There have been videos online showing how Trudeau started the process of allowing more partisanship in politics in 1971 with parties being more vocal and less about constituents, and it has gotten worse ever since.

      We need MP independence and a return to fact-based measures in parliaments and legislatures. Real debate has been lost and now anyone against the mainstream is labeled a kook and a trouble maker. We are not. There are 40% that do not vote on average in every province and federally.

    4. No John,

      The alternative is the rule of law.

  3. As a 48 year member of the Liberals in B.C., I have only observed Saskatchewan and other Liberals from far afield. I know that some Liberals crossed to form the Saskatchewan Party (as some Liberals here in BC crossed to Social Credit in 1975) but I thought the real undermining of the Liberal Party in Sask was the coalition with the NDP in the Calvert governments. Coalitions generally end up with the junior party disappearing. Perhaps if they can rebuild the Party, they can start on the road back for future elections.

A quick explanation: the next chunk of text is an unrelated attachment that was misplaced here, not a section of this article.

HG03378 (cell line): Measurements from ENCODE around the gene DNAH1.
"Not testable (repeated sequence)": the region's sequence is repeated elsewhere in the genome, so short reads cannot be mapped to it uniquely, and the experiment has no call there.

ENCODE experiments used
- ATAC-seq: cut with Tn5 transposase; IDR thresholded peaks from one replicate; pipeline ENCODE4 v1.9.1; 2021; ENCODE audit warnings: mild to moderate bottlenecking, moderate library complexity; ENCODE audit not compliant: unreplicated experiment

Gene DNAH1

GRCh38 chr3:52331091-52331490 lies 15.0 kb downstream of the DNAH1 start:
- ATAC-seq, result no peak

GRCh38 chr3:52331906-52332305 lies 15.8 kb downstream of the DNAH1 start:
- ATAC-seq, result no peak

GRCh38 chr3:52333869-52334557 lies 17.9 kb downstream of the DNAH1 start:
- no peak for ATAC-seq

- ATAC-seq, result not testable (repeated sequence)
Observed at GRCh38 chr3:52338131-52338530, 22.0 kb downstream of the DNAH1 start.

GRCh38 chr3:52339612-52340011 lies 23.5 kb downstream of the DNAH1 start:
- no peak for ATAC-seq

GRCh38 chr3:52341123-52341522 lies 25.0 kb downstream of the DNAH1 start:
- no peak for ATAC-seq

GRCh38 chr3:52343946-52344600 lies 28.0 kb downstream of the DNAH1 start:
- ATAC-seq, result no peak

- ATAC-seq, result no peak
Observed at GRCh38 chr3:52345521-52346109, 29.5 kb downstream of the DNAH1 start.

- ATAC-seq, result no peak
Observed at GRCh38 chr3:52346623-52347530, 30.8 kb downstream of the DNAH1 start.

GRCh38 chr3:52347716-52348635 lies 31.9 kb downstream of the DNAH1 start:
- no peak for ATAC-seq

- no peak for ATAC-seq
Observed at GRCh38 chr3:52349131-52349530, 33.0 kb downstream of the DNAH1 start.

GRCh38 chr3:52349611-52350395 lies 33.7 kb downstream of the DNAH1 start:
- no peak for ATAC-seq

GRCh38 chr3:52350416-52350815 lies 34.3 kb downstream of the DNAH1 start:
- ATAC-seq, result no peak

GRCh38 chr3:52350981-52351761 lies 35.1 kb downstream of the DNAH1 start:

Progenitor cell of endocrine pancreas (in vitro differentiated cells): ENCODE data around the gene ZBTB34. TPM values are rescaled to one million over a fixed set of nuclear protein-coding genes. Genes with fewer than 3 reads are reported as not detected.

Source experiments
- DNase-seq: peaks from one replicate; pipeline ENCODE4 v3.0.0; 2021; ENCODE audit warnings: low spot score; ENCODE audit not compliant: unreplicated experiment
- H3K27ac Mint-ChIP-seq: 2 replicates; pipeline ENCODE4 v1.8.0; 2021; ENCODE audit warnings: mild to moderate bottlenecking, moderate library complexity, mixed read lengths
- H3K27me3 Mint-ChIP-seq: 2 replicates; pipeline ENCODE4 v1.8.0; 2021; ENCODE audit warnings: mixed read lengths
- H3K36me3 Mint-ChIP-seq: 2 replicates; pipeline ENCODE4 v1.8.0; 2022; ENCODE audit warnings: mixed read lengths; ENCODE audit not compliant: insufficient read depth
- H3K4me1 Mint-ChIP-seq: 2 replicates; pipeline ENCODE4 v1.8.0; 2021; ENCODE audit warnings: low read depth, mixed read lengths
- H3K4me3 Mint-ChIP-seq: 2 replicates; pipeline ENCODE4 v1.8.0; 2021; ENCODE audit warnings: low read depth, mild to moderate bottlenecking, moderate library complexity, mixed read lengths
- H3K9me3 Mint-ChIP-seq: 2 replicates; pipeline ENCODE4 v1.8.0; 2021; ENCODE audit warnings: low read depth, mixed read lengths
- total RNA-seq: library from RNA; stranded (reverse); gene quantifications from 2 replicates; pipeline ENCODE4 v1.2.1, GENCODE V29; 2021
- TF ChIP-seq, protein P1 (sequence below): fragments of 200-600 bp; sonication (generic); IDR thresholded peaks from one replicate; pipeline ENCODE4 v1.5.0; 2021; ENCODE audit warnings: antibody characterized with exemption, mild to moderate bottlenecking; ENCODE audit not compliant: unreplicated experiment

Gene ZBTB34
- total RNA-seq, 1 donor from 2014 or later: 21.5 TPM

1. When was there a coalition government in SK?

    2. After the 1999 General election Lorne Calvert's NDP entered into a "coalition" with the Liberal party. I'm not sure if the Liberals received any cabinet seats but, I remember a deal was made whereby the Liberal leader became the Speaker of the House.

    3. Following 1999, NDP had a minority, governed with the semi-official help of the four remaining Liberal MLAs following the SaskParty merger, most of them then went over to the NDP - Buckley Belanger is one of them, still an MLA.

    4. Also, 1929, but I suspect that isn't what Paul was referring to.

    5. Sorry, that was Osika and Melenchuk that crossed the floor, Melenchuk was a minister and Osika was speaker. Belanger left an election earlier. I get my Liberal floor crossers mixed up.

      Sorry for the triple post, Eric.

  4. Mr. Grenier
    It's starting to like the Saskatchewan NDP will be wiped on April 4,2016m

  5. hmmm fascinating prognostications. here's hoping Greens make breakthrough